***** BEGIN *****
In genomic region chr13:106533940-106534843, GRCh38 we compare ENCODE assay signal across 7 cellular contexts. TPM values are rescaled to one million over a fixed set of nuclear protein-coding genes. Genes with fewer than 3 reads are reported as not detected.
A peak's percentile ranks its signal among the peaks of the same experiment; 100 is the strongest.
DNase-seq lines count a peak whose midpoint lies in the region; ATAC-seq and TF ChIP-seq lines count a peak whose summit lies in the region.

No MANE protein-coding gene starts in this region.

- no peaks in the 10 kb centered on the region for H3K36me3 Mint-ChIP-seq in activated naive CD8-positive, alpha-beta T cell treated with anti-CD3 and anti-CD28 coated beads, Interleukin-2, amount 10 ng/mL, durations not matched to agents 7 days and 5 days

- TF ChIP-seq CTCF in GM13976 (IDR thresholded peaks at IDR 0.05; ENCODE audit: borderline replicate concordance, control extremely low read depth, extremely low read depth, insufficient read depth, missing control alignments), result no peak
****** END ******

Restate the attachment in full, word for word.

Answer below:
In genomic region chr13:106533940-106534843, GRCh38 we compare ENCODE assay signal across 7 cellular contexts. TPM values are rescaled to one million over a fixed set of nuclear protein-coding genes. Genes with fewer than 3 reads are reported as not detected.
A peak's percentile ranks its signal among the peaks of the same experiment; 100 is the strongest.
DNase-seq lines count a peak whose midpoint lies in the region; ATAC-seq and TF ChIP-seq lines count a peak whose summit lies in the region.

No MANE protein-coding gene starts in this region.

- no peaks in the 10 kb centered on the region for H3K36me3 Mint-ChIP-seq in activated naive CD8-positive, alpha-beta T cell treated with anti-CD3 and anti-CD28 coated beads, Interleukin-2, amount 10 ng/mL, durations not matched to agents 7 days and 5 days

- TF ChIP-seq CTCF in GM13976 (IDR thresholded peaks at IDR 0.05; ENCODE audit: borderline replicate concordance, control extremely low read depth, extremely low read depth, insufficient read depth, missing control alignments), result no peak